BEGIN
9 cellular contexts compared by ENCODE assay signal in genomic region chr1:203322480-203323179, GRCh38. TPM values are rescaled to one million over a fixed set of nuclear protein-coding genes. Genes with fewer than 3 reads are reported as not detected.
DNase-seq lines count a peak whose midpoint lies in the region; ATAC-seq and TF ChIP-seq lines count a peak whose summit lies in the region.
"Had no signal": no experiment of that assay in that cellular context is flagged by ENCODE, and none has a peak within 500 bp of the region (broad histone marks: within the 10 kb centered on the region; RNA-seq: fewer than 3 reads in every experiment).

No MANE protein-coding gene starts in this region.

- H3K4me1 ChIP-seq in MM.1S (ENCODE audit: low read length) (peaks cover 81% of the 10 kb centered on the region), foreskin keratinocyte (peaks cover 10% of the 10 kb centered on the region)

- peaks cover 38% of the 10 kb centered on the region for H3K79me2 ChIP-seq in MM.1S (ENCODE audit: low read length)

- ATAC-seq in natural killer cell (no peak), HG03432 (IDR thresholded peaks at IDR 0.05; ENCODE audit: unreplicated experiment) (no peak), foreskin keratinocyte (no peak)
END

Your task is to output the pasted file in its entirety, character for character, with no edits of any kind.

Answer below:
9 cellular contexts compared by ENCODE assay signal in genomic region chr1:203322480-203323179, GRCh38. TPM values are rescaled to one million over a fixed set of nuclear protein-coding genes. Genes with fewer than 3 reads are reported as not detected.
DNase-seq lines count a peak whose midpoint lies in the region; ATAC-seq and TF ChIP-seq lines count a peak whose summit lies in the region.
"Had no signal": no experiment of that assay in that cellular context is flagged by ENCODE, and none has a peak within 500 bp of the region (broad histone marks: within the 10 kb centered on the region; RNA-seq: fewer than 3 reads in every experiment).

No MANE protein-coding gene starts in this region.

- H3K4me1 ChIP-seq in MM.1S (ENCODE audit: low read length) (peaks cover 81% of the 10 kb centered on the region), foreskin keratinocyte (peaks cover 10% of the 10 kb centered on the region)

- peaks cover 38% of the 10 kb centered on the region for H3K79me2 ChIP-seq in MM.1S (ENCODE audit: low read length)

- ATAC-seq in natural killer cell (no peak), HG03432 (IDR thresholded peaks at IDR 0.05; ENCODE audit: unreplicated experiment) (no peak), foreskin keratinocyte (no peak)